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What I learned on the bike

by Meghann on May 5, 2011

Meet Courtney


Courtney is a Central Florida native (holler!) who competes in triathlons while earning her nursing degree at USF. Just this weekend she placed seventh in her age group at St. Anthony’s. Go Courtney!


Courtney has a swimming background, but over the last couple of years of triathlon training, has developed an appreciation for cycling and offered to take me for a ride to help me wrap my head around how to work my own bike this morning.


A little background…

I purchased my bike Blue way back in January of 2009.


I needed a road bike for triathlons, so I bought a bike. That was the easy part.

Since then the extend of my relationship with Blue has been pretty simple. I’ve only ridden Blue on flat, Florida trails during tri season and the longest ride we’ve done was the 26 miler during my Olympic triathlon last summer.


Because I live in Florida (and it’s flat as a pancake) I’ve rarely messed with the gears. I keep it in one setting without a clue in the world if that’s where it should be or not. I’m pushing myself hard to go 16 mph and 13 mph is my comfy, easy pace. Is that good or bad? I had no idea. But, I did know I get passed on the trail. A lot.

Courtney was here to help. Or at least put my mind at ease.


We went for an 18 mile ride and Courtney did a great job of pointing out when I should change gears, what the different gears mean, and so on and so on.

I’m a visual person. I could read up on all this info all day, but without someone in person showing me what they’re talking about, I have no clue! Having Courtney in person helped a lot!

Most of what I learned today is probably really basic, but it helped me. πŸ™‚ Here’s a simple (no technical terms here!) break down of what I learned.

(Sorry, I have no photos. I should have taken some for better explanation. Major fail. πŸ™ )

Big Gear, Little Gear

  • The biggest thing I learned today was that on my bike, the left hand controls the ‘big gears’ in the front and the right hand controls the ‘little gears’ in the back. <– Cue how little Meghann knows about her bike.
  • The farther out the chain goes on the ‘little gears’ in the back, the ‘harder’ it will feel on your legs. When you switch the gears and move the chain in, the ‘easier’ it feels.  

Flat Riding

  • On a flat trail you want to keep the chain on the largest gear on the front of the bike.  
  • On a flat trail, it’s best to keep the chain on the ‘little gear’ in the back all the way out.


  • Anticipate a hill, by changing gears before you go up.
  • For small hills you want to go to an ‘easier’ gear going up. This means the ‘little gear’ chain will move in using the right hand.
  • When going down it’s opposite. Move the ‘little gears’ chain back out.
  • For large hills the ‘big gear’ in the front needs to come down, then switch the ‘little gears’ in the back. You don’t want to have the ‘little gears’ chain move all the way over while keeping the ‘big gears’ chain on the larger one. This will cause ‘cross chaining’ and the chain to fall off.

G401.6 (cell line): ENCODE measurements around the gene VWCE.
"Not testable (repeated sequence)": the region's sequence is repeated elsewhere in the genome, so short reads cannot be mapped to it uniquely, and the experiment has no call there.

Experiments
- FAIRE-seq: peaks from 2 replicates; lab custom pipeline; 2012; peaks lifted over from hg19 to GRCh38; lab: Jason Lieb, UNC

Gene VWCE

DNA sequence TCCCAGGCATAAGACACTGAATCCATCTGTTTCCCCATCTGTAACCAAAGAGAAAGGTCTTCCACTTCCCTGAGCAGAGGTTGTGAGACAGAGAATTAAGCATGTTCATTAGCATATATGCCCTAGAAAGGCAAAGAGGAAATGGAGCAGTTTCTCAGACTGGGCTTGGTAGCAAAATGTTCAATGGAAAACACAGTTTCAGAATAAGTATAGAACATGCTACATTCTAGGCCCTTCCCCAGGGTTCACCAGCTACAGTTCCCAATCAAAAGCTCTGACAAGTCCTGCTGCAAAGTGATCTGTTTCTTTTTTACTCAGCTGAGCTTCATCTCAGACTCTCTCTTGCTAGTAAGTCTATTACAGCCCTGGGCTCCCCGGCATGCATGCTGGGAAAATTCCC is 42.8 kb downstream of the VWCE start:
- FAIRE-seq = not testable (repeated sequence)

• Don’t point your toes while pedaling <– bad habit of mine
  • You don’t want to feel uncomfortable on the bike. If you’re uncomfortable, you’re doing something wrong.

Final Notes:

  • There are a million theories out there on how to cycle, find what’s comfortable for you and stick with it.
  • I need to invest in clip-in shoes and better bike shorts. Now.
  • All of a sudden 56 miles doesn’t sound scary.
  • Courtney is a swimmer, so she relates a lot of work outs to swimming. I’m a runner so I translate things in my head into running terms. Find what works best for you! πŸ™‚

I told you it was basic, but it’s what I needed to hear. Sometimes you just need someone to tell you what you’re doing right and what you’re doing wrong. Thanks Courtney!

I came home from the ride today and had a mini Peppermint Stick Luna Bar.


Lunch was late (lots of work to catch up on!)


Leftover reheated Kale with carrot, cheese, hummus, and a corn muffin.


Random, but oddly delicious. I have a lot of meals where I just throw into a bowl what ever looks good at the moment. Those meals are usually my favorite. πŸ™‚


If you have any further cycling advice, please share it in the comments! I’m such a newbie here! I still have lots to learn.

1 RunEatRepeat May 5, 2011 at 2:52 pm

This was helpful! I’ve barely taken my training wheels off last week…
RunEatRepeat recently posted..I Drink Your Milkshake

2 Errign May 5, 2011 at 2:54 pm & are both relatively cheap sites to pick up pedals, shoes and gear. I just have one set of shoes & pedals that I switch from my mountain bike to my road bike when I need to. Padded shorts will change your life – I prefer my mountain bike style ones (they’re more like board shorts with spandex on the inside), but anything padded is key!
Errign recently posted..Recapping the weekend

3 Samantha Angela May 5, 2011 at 2:54 pm

I see what you mean about being visual. I could hardly follow most of those pointers. I’m sure it makes much more sense when you see it in person.

4 Nicole of Raspberry Stethoscope May 5, 2011 at 2:55 pm

woo for USF nursing!:) Class of ’08
Nicole of Raspberry Stethoscope recently posted..Its not you- its me

5 Kristina May 5, 2011 at 2:56 pm